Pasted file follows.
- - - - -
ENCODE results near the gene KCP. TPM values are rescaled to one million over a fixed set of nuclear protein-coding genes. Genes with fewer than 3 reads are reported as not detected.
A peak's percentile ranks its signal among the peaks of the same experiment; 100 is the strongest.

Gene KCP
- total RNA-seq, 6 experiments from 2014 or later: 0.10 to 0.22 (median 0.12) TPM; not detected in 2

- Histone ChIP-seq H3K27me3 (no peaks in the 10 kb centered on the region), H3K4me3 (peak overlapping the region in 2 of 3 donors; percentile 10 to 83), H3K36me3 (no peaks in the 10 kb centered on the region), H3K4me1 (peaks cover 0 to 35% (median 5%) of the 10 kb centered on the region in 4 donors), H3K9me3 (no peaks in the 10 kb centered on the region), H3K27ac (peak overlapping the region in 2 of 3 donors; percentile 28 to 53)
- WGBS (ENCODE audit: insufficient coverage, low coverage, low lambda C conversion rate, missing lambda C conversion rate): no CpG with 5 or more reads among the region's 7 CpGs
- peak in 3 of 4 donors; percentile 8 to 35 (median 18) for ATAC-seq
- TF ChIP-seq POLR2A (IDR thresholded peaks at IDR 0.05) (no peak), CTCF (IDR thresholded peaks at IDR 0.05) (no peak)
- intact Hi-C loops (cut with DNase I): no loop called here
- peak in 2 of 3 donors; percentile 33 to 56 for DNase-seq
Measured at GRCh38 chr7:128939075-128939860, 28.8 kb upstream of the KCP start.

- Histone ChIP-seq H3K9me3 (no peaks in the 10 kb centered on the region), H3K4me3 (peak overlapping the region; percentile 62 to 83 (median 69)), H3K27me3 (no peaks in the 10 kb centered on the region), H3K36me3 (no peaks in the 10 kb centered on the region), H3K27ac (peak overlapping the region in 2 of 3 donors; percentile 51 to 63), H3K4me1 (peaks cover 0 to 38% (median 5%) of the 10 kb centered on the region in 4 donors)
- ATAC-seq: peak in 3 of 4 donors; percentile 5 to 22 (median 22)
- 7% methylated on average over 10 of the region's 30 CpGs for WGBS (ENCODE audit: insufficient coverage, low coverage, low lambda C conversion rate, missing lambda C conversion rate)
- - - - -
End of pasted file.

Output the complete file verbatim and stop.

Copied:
ENCODE results near the gene KCP. TPM values are rescaled to one million over a fixed set of nuclear protein-coding genes. Genes with fewer than 3 reads are reported as not detected.
A peak's percentile ranks its signal among the peaks of the same experiment; 100 is the strongest.

Gene KCP
- total RNA-seq, 6 experiments from 2014 or later: 0.10 to 0.22 (median 0.12) TPM; not detected in 2

- Histone ChIP-seq H3K27me3 (no peaks in the 10 kb centered on the region), H3K4me3 (peak overlapping the region in 2 of 3 donors; percentile 10 to 83), H3K36me3 (no peaks in the 10 kb centered on the region), H3K4me1 (peaks cover 0 to 35% (median 5%) of the 10 kb centered on the region in 4 donors), H3K9me3 (no peaks in the 10 kb centered on the region), H3K27ac (peak overlapping the region in 2 of 3 donors; percentile 28 to 53)
- WGBS (ENCODE audit: insufficient coverage, low coverage, low lambda C conversion rate, missing lambda C conversion rate): no CpG with 5 or more reads among the region's 7 CpGs
- peak in 3 of 4 donors; percentile 8 to 35 (median 18) for ATAC-seq
- TF ChIP-seq POLR2A (IDR thresholded peaks at IDR 0.05) (no peak), CTCF (IDR thresholded peaks at IDR 0.05) (no peak)
- intact Hi-C loops (cut with DNase I): no loop called here
- peak in 2 of 3 donors; percentile 33 to 56 for DNase-seq
Measured at GRCh38 chr7:128939075-128939860, 28.8 kb upstream of the KCP start.

- Histone ChIP-seq H3K9me3 (no peaks in the 10 kb centered on the region), H3K4me3 (peak overlapping the region; percentile 62 to 83 (median 69)), H3K27me3 (no peaks in the 10 kb centered on the region), H3K36me3 (no peaks in the 10 kb centered on the region), H3K27ac (peak overlapping the region in 2 of 3 donors; percentile 51 to 63), H3K4me1 (peaks cover 0 to 38% (median 5%) of the 10 kb centered on the region in 4 donors)
- ATAC-seq: peak in 3 of 4 donors; percentile 5 to 22 (median 22)
- 7% methylated on average over 10 of the region's 30 CpGs for WGBS (ENCODE audit: insufficient coverage, low coverage, low lambda C conversion rate, missing lambda C conversion rate)